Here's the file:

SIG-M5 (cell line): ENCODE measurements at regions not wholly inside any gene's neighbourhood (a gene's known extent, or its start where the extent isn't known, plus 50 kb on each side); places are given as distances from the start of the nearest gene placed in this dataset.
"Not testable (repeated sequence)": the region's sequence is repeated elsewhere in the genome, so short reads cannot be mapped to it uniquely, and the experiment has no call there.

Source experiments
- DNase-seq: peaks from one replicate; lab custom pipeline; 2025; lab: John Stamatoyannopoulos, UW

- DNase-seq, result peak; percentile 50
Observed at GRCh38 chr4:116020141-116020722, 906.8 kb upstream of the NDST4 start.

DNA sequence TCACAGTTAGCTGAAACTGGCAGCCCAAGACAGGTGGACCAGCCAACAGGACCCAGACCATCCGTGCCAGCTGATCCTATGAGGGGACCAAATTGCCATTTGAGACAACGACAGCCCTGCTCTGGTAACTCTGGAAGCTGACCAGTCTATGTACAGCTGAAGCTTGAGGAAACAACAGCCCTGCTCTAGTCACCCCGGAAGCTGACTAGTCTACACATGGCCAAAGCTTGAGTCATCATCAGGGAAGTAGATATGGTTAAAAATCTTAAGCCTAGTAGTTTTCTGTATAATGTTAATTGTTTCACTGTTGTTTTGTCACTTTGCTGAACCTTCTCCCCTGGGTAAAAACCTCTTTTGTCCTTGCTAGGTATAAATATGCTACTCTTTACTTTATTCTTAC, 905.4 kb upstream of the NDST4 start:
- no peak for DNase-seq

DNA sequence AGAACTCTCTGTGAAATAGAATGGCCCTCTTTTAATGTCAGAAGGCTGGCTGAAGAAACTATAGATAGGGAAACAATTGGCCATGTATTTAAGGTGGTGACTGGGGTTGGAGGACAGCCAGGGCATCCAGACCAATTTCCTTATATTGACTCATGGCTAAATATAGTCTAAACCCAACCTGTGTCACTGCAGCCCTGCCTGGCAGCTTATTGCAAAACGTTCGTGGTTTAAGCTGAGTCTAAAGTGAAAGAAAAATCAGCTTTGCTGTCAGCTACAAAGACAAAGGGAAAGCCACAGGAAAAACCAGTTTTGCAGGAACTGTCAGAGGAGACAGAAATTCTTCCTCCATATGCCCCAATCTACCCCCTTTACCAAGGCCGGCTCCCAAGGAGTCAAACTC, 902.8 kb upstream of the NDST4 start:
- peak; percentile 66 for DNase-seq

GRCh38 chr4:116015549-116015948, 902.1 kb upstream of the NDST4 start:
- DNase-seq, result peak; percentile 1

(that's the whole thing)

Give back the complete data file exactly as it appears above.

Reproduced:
SIG-M5 (cell line): ENCODE measurements at regions not wholly inside any gene's neighbourhood (a gene's known extent, or its start where the extent isn't known, plus 50 kb on each side); places are given as distances from the start of the nearest gene placed in this dataset.
"Not testable (repeated sequence)": the region's sequence is repeated elsewhere in the genome, so short reads cannot be mapped to it uniquely, and the experiment has no call there.

Source experiments
- DNase-seq: peaks from one replicate; lab custom pipeline; 2025; lab: John Stamatoyannopoulos, UW

- DNase-seq, result peak; percentile 50
Observed at GRCh38 chr4:116020141-116020722, 906.8 kb upstream of the NDST4 start.

DNA sequence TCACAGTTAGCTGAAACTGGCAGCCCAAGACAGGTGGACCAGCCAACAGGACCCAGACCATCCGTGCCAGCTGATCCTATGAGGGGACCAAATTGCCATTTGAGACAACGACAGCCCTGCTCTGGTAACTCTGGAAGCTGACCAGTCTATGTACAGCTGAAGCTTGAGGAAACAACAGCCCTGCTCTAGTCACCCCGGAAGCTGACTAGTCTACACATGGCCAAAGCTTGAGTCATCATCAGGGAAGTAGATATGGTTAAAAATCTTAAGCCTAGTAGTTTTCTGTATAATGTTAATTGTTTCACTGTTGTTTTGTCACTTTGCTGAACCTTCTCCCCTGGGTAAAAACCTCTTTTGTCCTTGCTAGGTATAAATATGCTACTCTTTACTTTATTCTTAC, 905.4 kb upstream of the NDST4 start:
- no peak for DNase-seq

DNA sequence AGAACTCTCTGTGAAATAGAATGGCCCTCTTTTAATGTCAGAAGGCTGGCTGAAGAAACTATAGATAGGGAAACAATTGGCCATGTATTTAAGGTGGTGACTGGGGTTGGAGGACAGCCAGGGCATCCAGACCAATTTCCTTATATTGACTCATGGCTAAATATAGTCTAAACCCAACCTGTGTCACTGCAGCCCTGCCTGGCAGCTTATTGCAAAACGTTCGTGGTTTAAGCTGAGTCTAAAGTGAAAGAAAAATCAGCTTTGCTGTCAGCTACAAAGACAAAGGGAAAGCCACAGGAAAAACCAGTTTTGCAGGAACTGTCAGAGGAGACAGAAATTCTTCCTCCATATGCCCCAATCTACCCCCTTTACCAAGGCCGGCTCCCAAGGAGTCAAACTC, 902.8 kb upstream of the NDST4 start:
- peak; percentile 66 for DNase-seq

GRCh38 chr4:116015549-116015948, 902.1 kb upstream of the NDST4 start:
- DNase-seq, result peak; percentile 1